Insiders


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Insiders

Traditionally referring to the directors, senior officers and holders of more than 10% of the voting shares of the company, insiders now include anyone who possesses or has access to material, non-public information (inside information), including tippees. This could include, for example, even a junior employee who makes photocopies for a board meeting, or someone who is ‘tipped’ by an insider..

Insider

A person who has knowledge of or access to restricted or otherwise nonpublic information about a publicly-traded company. Examples include senior management and shareholders with more than a 10% stake in the company. Under most circumstances, it is a crime for an insider to make trades on the special information he/she possesses. See also: Inside information, Insider trading.
References in periodicals archive ?
The strict trade-disclosure rules for insiders reflect a strong, longstanding consensus in the United States that a corporation's insiders--its officers, directors, and controlling shareholder (if any)--should not be permitted to profit freely from their access to inside information about the firm.
Our database of insider trading filings shows that three other insiders bought shares in May of this year (http://www.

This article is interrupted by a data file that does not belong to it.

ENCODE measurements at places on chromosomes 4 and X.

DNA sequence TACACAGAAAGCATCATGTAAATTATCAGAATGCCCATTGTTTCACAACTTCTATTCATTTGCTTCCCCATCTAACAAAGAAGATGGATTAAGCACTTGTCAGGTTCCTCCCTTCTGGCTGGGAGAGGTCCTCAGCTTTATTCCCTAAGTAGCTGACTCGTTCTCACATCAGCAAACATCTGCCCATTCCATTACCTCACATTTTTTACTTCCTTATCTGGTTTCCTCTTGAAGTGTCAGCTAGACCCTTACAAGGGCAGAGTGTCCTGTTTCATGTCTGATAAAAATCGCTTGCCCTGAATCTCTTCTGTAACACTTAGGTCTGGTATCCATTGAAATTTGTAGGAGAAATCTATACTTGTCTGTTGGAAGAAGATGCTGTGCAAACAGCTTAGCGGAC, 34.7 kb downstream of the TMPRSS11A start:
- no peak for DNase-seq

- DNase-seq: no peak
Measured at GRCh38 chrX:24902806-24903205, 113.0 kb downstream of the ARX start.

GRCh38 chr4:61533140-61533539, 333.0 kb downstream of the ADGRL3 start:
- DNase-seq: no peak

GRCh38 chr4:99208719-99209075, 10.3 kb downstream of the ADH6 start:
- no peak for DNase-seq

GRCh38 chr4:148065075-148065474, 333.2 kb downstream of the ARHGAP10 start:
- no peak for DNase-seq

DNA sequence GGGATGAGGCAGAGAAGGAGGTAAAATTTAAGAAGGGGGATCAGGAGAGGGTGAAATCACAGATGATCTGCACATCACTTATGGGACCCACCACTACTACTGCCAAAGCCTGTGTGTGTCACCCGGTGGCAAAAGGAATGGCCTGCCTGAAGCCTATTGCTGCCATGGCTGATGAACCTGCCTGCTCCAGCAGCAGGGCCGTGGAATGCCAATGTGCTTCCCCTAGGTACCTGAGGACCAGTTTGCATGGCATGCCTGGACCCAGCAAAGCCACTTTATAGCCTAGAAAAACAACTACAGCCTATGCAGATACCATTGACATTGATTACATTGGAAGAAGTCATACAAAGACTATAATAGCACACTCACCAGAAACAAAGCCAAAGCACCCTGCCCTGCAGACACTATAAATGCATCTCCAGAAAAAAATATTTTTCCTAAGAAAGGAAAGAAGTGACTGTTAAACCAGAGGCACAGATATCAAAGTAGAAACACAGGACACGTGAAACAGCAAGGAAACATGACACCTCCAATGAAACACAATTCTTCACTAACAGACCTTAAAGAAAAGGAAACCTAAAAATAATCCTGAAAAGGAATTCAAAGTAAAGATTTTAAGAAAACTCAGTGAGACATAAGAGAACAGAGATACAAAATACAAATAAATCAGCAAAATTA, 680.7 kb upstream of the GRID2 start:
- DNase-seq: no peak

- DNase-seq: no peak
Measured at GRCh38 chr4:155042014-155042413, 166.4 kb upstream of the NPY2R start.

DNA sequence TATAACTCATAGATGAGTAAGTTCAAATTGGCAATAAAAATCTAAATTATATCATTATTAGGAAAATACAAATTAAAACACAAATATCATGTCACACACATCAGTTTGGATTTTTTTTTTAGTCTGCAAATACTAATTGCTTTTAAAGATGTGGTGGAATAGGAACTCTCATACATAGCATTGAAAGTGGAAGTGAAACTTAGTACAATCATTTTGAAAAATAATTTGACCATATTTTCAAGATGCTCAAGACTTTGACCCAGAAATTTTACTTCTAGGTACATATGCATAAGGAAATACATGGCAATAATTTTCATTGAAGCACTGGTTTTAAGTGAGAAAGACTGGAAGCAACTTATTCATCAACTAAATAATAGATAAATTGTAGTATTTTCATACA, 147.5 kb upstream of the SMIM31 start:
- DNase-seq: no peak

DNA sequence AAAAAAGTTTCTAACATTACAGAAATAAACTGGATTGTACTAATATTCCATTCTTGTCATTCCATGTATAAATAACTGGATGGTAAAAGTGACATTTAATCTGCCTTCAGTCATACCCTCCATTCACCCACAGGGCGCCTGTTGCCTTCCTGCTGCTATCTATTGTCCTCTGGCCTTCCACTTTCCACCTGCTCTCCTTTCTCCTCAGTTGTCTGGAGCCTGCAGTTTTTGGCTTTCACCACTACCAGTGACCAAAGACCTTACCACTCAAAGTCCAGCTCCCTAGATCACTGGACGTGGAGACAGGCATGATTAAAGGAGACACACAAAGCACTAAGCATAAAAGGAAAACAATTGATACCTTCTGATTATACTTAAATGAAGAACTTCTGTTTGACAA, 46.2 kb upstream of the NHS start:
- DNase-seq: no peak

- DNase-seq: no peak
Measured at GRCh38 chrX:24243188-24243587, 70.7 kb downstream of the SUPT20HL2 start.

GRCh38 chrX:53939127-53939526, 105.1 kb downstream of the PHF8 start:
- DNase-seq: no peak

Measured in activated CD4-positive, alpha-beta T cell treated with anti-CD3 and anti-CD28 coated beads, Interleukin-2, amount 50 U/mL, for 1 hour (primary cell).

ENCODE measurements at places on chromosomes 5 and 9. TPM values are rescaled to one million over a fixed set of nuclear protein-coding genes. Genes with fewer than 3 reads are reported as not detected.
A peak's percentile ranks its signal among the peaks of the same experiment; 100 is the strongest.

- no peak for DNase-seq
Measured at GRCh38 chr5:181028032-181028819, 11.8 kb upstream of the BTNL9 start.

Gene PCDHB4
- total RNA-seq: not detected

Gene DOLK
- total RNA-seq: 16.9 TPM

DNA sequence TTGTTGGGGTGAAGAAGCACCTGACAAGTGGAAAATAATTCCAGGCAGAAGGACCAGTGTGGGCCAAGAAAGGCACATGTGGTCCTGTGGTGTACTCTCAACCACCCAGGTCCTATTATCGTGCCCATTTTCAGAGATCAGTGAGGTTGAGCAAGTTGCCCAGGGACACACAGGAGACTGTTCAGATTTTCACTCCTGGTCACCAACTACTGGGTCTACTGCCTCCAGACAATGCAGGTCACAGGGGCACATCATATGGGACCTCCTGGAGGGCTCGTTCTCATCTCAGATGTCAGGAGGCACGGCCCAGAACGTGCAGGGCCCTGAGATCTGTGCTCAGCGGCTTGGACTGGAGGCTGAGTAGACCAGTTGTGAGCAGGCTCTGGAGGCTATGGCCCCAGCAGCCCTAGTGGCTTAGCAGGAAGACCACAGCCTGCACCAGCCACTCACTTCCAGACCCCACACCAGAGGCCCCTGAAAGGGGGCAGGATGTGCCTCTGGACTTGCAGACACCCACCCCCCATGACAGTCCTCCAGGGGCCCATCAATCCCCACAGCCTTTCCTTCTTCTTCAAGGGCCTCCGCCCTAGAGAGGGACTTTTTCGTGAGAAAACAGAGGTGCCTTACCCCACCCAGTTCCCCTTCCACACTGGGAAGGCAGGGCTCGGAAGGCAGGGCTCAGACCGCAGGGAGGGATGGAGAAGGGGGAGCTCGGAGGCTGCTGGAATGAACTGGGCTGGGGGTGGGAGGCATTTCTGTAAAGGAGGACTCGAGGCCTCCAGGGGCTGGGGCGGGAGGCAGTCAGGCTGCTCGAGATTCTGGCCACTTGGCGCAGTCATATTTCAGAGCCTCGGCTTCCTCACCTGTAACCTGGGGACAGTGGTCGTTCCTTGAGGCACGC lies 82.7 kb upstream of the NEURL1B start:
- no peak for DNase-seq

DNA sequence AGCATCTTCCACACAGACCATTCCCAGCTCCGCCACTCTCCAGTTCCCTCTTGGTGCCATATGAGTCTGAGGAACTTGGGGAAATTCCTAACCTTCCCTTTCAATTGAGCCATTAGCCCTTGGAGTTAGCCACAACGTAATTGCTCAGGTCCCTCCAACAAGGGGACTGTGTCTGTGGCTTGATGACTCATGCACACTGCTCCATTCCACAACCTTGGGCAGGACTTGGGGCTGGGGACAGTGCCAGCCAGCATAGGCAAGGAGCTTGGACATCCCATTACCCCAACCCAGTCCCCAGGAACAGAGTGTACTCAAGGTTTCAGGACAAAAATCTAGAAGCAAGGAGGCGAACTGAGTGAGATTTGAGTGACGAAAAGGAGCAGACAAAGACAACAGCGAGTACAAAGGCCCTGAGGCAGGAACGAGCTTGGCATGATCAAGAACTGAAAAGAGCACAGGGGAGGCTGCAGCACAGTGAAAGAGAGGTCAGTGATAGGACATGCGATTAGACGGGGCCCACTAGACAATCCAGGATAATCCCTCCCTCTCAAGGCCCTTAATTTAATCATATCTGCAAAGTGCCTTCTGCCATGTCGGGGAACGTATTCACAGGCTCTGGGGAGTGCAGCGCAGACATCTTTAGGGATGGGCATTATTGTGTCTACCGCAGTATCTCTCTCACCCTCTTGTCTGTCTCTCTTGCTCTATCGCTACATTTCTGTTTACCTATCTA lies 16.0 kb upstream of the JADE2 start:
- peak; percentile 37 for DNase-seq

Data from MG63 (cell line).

The law is clear that if corporate insiders trade on material, nonpublic information while silently failing to disclose the basis of their trade, their silence may ground a conviction.
The second argument relies on the entrepreneurial role played by corporate managers and how insider trading could be used to compensate those insiders for their entrepreneurial activities.
Corporate insiders who receive stock options may be restricted as to when they can sell the underlying stock.
I found that an outside investor could have simply bought a diversified portfolio of small-cap stocks with high yields and low price-to-earnings ratios, and would have received almost the same return (with lower risk) as the group of insiders in my study.
Insider trading is the epitome of an undefined, unconstitutionally vague offense.
So the Insiders, who conspire for a world without freedom, must obscure their global ambitions.
Partners and staff face tough decisions when managing the insider trading risk inherent in the freedom to buy and sell securities.
Insiders should count on nothing unless the company has a tradition of weighting the scales for current employees.
It's only fitting that the City Council, a country club for insiders, would once again be headed up by one of its own.
Although the Waste Management example is an extreme case, insiders such as directors, officers and key executives may be sending valuable signals when they sell their company's shares.